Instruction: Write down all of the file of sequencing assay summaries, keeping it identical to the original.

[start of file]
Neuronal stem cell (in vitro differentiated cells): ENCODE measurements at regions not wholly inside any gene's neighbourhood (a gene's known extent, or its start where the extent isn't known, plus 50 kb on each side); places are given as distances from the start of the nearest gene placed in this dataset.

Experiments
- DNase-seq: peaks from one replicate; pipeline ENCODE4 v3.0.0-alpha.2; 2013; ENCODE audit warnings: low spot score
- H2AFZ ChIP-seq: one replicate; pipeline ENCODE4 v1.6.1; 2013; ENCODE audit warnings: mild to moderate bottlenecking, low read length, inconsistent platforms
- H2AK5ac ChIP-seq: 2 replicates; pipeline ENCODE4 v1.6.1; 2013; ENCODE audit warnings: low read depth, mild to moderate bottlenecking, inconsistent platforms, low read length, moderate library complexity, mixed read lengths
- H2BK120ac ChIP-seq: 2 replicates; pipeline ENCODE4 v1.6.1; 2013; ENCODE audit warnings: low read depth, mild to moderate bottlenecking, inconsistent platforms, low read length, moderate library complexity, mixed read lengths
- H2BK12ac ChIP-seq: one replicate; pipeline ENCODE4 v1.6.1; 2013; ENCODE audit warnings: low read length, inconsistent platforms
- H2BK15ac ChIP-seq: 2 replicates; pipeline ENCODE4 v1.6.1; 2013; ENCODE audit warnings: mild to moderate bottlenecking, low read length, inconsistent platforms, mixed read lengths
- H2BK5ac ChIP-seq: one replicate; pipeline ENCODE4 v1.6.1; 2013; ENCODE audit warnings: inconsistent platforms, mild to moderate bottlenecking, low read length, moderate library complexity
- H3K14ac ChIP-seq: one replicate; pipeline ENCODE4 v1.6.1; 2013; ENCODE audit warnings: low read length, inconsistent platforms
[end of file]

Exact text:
Neuronal stem cell (in vitro differentiated cells): ENCODE measurements at regions not wholly inside any gene's neighbourhood (a gene's known extent, or its start where the extent isn't known, plus 50 kb on each side); places are given as distances from the start of the nearest gene placed in this dataset.

Experiments
- DNase-seq: peaks from one replicate; pipeline ENCODE4 v3.0.0-alpha.2; 2013; ENCODE audit warnings: low spot score
- H2AFZ ChIP-seq: one replicate; pipeline ENCODE4 v1.6.1; 2013; ENCODE audit warnings: mild to moderate bottlenecking, low read length, inconsistent platforms
- H2AK5ac ChIP-seq: 2 replicates; pipeline ENCODE4 v1.6.1; 2013; ENCODE audit warnings: low read depth, mild to moderate bottlenecking, inconsistent platforms, low read length, moderate library complexity, mixed read lengths
- H2BK120ac ChIP-seq: 2 replicates; pipeline ENCODE4 v1.6.1; 2013; ENCODE audit warnings: low read depth, mild to moderate bottlenecking, inconsistent platforms, low read length, moderate library complexity, mixed read lengths
- H2BK12ac ChIP-seq: one replicate; pipeline ENCODE4 v1.6.1; 2013; ENCODE audit warnings: low read length, inconsistent platforms
- H2BK15ac ChIP-seq: 2 replicates; pipeline ENCODE4 v1.6.1; 2013; ENCODE audit warnings: mild to moderate bottlenecking, low read length, inconsistent platforms, mixed read lengths
- H2BK5ac ChIP-seq: one replicate; pipeline ENCODE4 v1.6.1; 2013; ENCODE audit warnings: inconsistent platforms, mild to moderate bottlenecking, low read length, moderate library complexity
- H3K14ac ChIP-seq: one replicate; pipeline ENCODE4 v1.6.1; 2013; ENCODE audit warnings: low read length, inconsistent platforms